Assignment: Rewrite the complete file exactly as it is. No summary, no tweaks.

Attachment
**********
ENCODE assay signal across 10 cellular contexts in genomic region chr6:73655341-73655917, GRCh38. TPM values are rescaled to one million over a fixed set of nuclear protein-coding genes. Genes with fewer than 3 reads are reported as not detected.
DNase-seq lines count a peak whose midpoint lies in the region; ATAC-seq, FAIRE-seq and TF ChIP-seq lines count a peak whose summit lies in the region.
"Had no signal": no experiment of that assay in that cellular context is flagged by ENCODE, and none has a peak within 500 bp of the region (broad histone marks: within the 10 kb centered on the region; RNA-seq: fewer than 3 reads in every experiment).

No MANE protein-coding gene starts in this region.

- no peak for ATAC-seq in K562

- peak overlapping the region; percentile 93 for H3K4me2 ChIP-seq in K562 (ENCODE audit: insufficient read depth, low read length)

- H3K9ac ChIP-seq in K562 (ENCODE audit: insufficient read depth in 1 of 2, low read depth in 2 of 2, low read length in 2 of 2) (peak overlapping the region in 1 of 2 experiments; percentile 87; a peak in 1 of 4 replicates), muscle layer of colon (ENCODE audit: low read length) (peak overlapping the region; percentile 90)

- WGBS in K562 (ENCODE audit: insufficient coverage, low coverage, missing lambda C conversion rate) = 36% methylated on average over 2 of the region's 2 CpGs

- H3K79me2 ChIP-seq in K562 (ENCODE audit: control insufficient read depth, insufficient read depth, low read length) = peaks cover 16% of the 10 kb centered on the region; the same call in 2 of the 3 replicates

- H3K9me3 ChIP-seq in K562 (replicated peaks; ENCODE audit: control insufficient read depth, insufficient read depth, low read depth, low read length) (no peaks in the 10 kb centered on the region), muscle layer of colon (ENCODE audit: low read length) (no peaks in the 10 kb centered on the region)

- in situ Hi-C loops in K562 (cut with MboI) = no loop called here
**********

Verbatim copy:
ENCODE assay signal across 10 cellular contexts in genomic region chr6:73655341-73655917, GRCh38. TPM values are rescaled to one million over a fixed set of nuclear protein-coding genes. Genes with fewer than 3 reads are reported as not detected.
DNase-seq lines count a peak whose midpoint lies in the region; ATAC-seq, FAIRE-seq and TF ChIP-seq lines count a peak whose summit lies in the region.
"Had no signal": no experiment of that assay in that cellular context is flagged by ENCODE, and none has a peak within 500 bp of the region (broad histone marks: within the 10 kb centered on the region; RNA-seq: fewer than 3 reads in every experiment).

No MANE protein-coding gene starts in this region.

- no peak for ATAC-seq in K562

- peak overlapping the region; percentile 93 for H3K4me2 ChIP-seq in K562 (ENCODE audit: insufficient read depth, low read length)

- H3K9ac ChIP-seq in K562 (ENCODE audit: insufficient read depth in 1 of 2, low read depth in 2 of 2, low read length in 2 of 2) (peak overlapping the region in 1 of 2 experiments; percentile 87; a peak in 1 of 4 replicates), muscle layer of colon (ENCODE audit: low read length) (peak overlapping the region; percentile 90)

- WGBS in K562 (ENCODE audit: insufficient coverage, low coverage, missing lambda C conversion rate) = 36% methylated on average over 2 of the region's 2 CpGs

- H3K79me2 ChIP-seq in K562 (ENCODE audit: control insufficient read depth, insufficient read depth, low read length) = peaks cover 16% of the 10 kb centered on the region; the same call in 2 of the 3 replicates

- H3K9me3 ChIP-seq in K562 (replicated peaks; ENCODE audit: control insufficient read depth, insufficient read depth, low read depth, low read length) (no peaks in the 10 kb centered on the region), muscle layer of colon (ENCODE audit: low read length) (no peaks in the 10 kb centered on the region)

- in situ Hi-C loops in K562 (cut with MboI) = no loop called here